On Friday, we started learning about atoms and electricity. Many people were trying to figure out why amber would attract light things like feathers. Many people had different theories. Mr. Calvert had us each get a PVC pipe and a piece of cloth for an experiment. Then he gave each table a glass jar that was closed and a metal wire going from inside the jar through the cap out of the jar. At the end of the wire there was a piece of tinfoil. When you rubbed the PVC pipe on the piece of cloth and moved it near the jar, the piece of tinfoil would move with your pipe.
An atom has protons and neutrons which are in the nucleus, and the electrons are outside of the nucleus. Protons are a positive charge, neutrons are a neutral charge, and electrons are a negative charge.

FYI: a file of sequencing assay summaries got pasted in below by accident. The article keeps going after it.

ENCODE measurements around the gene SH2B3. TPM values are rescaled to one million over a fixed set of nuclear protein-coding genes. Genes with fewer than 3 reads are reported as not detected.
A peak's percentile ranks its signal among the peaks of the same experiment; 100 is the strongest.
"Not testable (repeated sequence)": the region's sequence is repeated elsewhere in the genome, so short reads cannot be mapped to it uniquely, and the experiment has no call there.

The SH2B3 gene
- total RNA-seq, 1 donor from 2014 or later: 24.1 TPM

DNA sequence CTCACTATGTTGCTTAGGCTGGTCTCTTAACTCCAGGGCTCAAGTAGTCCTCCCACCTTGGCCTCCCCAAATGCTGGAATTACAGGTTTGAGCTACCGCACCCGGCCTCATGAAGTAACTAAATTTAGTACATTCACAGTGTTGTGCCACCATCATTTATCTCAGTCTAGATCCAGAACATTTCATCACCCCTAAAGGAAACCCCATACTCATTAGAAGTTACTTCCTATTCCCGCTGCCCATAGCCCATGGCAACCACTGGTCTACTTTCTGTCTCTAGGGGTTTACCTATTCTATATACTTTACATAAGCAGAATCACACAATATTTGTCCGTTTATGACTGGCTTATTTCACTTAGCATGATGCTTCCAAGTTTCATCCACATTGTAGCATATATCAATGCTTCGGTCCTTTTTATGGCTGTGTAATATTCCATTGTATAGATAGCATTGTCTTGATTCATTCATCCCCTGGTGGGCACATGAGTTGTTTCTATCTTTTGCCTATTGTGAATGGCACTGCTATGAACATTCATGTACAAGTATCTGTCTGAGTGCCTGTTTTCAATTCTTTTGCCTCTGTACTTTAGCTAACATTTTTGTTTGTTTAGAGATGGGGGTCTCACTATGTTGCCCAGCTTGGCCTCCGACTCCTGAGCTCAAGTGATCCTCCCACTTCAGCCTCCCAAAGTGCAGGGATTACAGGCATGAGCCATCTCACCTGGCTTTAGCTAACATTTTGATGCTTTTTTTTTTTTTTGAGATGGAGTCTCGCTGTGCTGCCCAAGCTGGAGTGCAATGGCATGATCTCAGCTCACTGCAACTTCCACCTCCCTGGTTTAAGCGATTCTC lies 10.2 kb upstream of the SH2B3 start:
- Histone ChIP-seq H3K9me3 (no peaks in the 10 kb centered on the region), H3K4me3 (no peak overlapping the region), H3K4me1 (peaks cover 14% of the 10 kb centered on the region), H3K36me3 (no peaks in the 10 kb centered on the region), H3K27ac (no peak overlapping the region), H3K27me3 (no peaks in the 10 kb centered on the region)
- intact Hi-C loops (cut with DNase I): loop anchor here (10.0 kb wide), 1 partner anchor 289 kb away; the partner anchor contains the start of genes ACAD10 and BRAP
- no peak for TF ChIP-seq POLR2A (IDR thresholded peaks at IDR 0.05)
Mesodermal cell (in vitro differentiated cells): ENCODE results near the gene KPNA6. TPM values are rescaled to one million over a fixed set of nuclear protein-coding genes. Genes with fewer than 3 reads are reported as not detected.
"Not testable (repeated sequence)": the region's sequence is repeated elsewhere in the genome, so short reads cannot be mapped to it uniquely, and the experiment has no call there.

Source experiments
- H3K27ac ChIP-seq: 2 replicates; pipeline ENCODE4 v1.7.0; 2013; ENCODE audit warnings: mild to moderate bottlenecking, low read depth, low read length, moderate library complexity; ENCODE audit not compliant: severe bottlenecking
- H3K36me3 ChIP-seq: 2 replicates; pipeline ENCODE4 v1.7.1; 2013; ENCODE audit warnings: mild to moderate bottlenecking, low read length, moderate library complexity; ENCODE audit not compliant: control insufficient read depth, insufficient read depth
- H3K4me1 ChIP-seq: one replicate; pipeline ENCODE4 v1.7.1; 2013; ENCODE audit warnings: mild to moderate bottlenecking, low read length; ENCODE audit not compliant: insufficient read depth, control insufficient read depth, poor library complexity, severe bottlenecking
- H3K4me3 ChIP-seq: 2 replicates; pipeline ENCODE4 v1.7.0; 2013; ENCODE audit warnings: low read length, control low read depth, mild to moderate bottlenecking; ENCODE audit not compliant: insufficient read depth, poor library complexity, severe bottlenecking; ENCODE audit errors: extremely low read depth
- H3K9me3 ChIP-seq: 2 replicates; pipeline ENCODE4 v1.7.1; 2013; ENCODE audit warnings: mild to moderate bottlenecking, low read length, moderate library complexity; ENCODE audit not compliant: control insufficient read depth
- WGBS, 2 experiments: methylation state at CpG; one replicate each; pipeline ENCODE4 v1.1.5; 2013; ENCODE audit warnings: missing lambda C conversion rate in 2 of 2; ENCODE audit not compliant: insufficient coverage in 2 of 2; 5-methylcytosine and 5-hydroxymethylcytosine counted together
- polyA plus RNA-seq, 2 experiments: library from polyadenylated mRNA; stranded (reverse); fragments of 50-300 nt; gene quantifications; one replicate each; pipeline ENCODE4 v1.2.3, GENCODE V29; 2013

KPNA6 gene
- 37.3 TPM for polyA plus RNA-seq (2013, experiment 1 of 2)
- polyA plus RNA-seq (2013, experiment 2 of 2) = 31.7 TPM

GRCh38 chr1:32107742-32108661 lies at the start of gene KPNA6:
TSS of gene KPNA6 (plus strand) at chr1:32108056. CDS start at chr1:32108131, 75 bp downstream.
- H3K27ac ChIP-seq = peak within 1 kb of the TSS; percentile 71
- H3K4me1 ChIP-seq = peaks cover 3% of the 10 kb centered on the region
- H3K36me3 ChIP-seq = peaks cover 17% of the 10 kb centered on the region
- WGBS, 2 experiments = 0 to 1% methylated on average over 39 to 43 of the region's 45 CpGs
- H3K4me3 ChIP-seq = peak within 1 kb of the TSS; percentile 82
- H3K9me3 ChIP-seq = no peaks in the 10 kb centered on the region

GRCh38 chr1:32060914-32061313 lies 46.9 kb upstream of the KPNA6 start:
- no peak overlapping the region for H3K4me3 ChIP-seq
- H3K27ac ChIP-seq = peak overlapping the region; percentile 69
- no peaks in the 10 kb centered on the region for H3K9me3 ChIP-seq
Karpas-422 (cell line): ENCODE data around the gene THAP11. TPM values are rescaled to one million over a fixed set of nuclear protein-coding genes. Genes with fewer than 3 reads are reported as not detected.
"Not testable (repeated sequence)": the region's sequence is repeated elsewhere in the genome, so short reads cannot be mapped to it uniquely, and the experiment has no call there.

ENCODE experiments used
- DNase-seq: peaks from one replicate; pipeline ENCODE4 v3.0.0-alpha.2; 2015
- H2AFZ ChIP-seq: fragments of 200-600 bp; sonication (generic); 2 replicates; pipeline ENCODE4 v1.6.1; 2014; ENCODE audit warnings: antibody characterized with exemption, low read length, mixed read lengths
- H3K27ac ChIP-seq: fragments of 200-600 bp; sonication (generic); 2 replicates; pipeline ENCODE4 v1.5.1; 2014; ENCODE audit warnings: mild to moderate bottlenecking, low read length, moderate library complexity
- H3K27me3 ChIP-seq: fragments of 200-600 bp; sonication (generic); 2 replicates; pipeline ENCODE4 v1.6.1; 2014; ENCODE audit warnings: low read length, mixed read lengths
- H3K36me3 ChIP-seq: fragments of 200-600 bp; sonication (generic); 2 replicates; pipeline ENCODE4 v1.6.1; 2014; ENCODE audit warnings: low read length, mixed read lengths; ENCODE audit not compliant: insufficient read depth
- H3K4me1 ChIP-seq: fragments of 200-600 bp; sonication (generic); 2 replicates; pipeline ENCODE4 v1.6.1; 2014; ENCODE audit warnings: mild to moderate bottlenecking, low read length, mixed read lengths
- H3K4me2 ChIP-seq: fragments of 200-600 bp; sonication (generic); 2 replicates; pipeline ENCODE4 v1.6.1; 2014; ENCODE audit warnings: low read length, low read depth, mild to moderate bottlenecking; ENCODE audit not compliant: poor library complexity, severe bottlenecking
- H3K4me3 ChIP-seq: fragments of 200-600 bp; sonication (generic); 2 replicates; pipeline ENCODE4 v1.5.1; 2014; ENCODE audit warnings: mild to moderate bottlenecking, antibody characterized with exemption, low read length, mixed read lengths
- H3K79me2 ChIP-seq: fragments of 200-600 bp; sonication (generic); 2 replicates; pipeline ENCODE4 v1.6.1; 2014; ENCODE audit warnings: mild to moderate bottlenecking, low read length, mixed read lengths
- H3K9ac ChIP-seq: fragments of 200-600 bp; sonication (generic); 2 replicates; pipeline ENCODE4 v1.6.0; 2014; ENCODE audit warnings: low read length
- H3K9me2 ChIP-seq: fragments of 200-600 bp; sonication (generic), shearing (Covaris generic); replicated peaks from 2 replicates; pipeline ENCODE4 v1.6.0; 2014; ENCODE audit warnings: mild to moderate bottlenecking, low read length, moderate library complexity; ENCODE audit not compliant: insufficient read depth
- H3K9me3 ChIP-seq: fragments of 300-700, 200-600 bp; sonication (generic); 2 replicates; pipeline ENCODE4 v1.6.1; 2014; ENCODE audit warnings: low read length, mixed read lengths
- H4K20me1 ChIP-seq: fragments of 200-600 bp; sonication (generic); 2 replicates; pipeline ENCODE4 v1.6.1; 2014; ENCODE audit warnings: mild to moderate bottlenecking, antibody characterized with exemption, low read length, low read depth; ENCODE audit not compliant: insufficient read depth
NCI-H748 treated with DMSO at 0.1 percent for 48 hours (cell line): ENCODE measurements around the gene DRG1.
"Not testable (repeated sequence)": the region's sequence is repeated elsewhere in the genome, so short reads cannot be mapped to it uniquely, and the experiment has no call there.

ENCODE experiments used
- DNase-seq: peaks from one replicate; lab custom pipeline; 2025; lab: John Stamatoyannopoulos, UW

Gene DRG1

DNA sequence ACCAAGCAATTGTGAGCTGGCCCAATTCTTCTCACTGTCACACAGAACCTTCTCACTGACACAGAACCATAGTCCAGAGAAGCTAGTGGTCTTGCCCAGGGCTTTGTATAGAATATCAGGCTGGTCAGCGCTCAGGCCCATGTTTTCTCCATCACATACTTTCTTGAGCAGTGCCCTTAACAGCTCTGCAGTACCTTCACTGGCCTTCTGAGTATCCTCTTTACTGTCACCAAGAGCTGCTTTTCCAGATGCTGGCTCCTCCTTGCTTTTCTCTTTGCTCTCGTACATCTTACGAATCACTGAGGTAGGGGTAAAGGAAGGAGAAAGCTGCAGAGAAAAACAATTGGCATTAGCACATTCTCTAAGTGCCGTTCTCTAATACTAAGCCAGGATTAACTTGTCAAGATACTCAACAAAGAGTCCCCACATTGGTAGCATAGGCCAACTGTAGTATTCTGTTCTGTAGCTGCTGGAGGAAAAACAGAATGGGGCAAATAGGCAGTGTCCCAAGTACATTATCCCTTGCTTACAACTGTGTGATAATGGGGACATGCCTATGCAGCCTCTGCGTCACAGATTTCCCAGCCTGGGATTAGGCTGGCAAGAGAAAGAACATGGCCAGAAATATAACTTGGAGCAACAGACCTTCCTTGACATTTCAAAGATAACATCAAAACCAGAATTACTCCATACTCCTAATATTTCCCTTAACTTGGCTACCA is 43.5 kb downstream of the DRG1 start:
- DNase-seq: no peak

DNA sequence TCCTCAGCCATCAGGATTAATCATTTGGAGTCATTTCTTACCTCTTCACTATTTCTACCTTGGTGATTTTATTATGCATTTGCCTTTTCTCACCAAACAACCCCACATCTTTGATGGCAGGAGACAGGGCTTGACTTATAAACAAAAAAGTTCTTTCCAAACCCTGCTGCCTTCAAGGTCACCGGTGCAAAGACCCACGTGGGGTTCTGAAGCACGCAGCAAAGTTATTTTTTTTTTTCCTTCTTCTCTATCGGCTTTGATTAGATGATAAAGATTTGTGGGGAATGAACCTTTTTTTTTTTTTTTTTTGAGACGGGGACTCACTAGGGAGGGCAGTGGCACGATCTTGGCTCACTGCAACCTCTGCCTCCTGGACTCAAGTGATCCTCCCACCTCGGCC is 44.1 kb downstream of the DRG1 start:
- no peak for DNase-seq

You start with a grapefruit sized ball. In order to see the atoms inside the grapefruit, you would have to make the size of the grapefruit as big as the earth, and the atoms would be only as big as a blueberry. And to see the nucleus the size of a marble, the blueberry would have to be the size of a professional football stadium. The electrons are outside as big as little fruit flies, zapping around in little flashes of light, almost teleporting.
Protons repel each other, but the neutrons stay between the protons.
The amount of neutrons in an atom may only change how light or weak the atom is, but the number of protons an atom contains changes the whole type of atom.
Lightning works by having the negative charge on the bottom of the lightning cloud, and the positive charge are on the top of the cloud. The electrons below the cloud move away from the cloud because electrons don’t like being next to each other. Then